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Genetic detective on the mouse trail

Dr Kevin Oh is an evolutionary ecologist who is applying concepts from his wealth of training and experience to developing new biocontrol techniques for mice in the Australian grains industry.
Photo: Kevin Oh, CSIRO

An abundance of food following bumper grain seasons can often be a catalyst for mouse plagues, but mitigating the effects of mice on grain production is not simple. It is contingent on understanding how pest populations are structured across the landscape, how far and from where mice are moving and the extent to which geographic features facilitate or impede mouse movement.

Dr Kevin Oh is an evolutionary ecologist based at Macquarie University Applied BioSciences and CSIRO. He brings a particular skill set to investigating the life and habits of mice in Australian landscapes to better inform management practices.

“Better forecasting should improve farmers’ ability to prepare for impending mouse plagues. But this research also aims to understand how mice are moving through the landscape and, in particular, how different landscape features might impede or facilitate mouse movement,” Dr Oh says.

“As an example, we might be interested to know if adjacent bushland or pasture makes it easier or harder for mice to move between paddocks.”

Dr Kevin Oh capturing mice for genome sequencing to inform potential plague forecasting via improved knowledge of population genetic structure and mouse movement. Photo: Peter Brown, CSIRO

With a keen interest in genetics and genomics, local adaptation and conservation biology, Dr Oh applies concepts from evolutionary biology and population genetics along with modern whole-genome sequencing and bioinformatic analyses to address problems in invasive species management.

He has applied these primarily in wildlife conservation and development of new biocontrol techniques, in both vertebrate and invertebrate animal systems.

Genetic tools

He explains that advances in modern DNA sequencing techniques have made it possible to address such questions across broad geographic scales at the whole-genome level. This enables the resolution of fine-scale population genetic structure and gene flow, and may also provide insights into functional genetic variation that could inform the development of future control measures.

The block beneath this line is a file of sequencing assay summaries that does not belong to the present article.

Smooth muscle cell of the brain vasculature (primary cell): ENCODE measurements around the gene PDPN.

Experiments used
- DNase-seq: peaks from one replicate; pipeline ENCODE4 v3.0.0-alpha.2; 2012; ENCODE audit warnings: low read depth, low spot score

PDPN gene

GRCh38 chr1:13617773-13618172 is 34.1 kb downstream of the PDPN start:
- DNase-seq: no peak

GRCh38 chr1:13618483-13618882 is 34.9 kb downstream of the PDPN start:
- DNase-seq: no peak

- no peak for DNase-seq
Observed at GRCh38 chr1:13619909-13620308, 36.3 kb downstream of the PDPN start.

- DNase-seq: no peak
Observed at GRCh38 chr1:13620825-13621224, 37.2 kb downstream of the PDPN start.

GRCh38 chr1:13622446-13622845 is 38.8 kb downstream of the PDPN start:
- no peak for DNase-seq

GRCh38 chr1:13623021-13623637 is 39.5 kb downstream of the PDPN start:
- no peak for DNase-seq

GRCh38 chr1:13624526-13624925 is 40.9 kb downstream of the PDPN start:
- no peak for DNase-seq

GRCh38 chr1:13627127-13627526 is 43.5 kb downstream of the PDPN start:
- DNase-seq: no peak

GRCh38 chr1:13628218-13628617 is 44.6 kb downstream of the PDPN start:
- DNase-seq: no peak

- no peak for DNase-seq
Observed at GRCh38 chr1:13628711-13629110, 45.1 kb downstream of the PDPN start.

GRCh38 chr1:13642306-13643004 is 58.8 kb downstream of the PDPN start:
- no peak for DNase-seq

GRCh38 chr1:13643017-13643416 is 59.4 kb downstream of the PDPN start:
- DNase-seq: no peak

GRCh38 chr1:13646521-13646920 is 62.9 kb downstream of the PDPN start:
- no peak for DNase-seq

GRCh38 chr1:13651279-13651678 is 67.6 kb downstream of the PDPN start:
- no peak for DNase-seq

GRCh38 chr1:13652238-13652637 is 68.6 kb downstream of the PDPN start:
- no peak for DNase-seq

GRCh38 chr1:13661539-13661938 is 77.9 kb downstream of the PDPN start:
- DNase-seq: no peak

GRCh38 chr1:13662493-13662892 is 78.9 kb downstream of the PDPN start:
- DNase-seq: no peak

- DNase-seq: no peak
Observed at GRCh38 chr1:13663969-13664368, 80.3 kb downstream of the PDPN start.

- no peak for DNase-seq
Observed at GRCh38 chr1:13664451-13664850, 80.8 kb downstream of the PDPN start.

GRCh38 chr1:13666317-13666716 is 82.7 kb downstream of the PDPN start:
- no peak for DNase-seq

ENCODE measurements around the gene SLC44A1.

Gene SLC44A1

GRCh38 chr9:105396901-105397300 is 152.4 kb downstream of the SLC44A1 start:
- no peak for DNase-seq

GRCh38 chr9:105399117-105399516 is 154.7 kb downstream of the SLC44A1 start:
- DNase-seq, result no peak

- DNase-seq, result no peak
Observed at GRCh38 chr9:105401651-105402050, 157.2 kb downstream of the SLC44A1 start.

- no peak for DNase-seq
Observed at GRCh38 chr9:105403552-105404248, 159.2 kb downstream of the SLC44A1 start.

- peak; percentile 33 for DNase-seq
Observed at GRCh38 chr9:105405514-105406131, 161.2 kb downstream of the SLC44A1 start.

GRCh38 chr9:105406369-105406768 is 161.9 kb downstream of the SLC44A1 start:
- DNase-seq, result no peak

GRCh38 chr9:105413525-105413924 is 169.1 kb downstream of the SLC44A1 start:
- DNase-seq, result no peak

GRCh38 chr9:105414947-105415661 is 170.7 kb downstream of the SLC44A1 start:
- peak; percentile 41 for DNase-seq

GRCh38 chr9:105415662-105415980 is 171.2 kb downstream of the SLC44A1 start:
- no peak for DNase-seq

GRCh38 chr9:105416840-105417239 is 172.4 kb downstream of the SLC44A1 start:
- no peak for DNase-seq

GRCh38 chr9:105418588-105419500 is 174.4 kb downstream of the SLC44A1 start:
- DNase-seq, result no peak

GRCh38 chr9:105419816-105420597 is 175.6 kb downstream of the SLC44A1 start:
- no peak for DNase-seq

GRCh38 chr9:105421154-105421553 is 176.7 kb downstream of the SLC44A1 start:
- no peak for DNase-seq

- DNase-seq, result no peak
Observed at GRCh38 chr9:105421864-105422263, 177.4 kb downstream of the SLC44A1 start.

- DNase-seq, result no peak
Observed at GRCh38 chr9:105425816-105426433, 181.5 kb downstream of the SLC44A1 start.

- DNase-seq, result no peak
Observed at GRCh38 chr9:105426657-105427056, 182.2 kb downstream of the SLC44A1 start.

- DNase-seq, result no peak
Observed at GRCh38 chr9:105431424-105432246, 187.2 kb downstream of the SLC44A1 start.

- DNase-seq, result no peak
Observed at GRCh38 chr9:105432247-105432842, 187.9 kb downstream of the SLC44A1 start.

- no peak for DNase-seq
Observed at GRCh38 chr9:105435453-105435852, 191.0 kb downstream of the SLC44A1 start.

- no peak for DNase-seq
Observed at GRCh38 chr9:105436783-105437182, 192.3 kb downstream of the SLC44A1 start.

In this project, Dr Oh is utilising whole-genome sequencing to identify genetic boundaries among mice sampled at long-term monitoring sites in cereal cropping regions.

“We have obtained DNA from hundreds of mice from sites in New South Wales, Victoria and South Australia, with plans for more sampling this spring in areas of NSW and Queensland impacted by recent plagues. In addition, we have developed new streamlined laboratory protocols for rapid and cost-effective genetic assays to support future mouse monitoring efforts.

“Preliminary analyses indicate only weak genetic differentiation among mice in different cropping regions, suggesting mouse populations are likely to be frequently interconnected.”

Ongoing work aims to understand the extent to which these connections may contribute to mouse population fluctuations. This knowledge will contribute to improving the next generation of mouse plague forecasting.

Dr Oh says the genomic database being built could also be used in the future to develop new direct control methods – for example rodenticides or genetic biocontrol technologies.

His research has crossed domains from working in conservation and natural resource management as a scientist with the US Geological Survey and the US Department of Agriculture to applying his expertise in agricultural production systems. But he has maintained a specific focus on invasive pest species.

“I am keen to continue developing new tools and resources to support efficient and effective management of invasive pest species. It is my hope that this GRDC-supported work will form a key basis for the next generation of pest management strategies.”

More information: Dr Kevin Oh, 0476 145 696,

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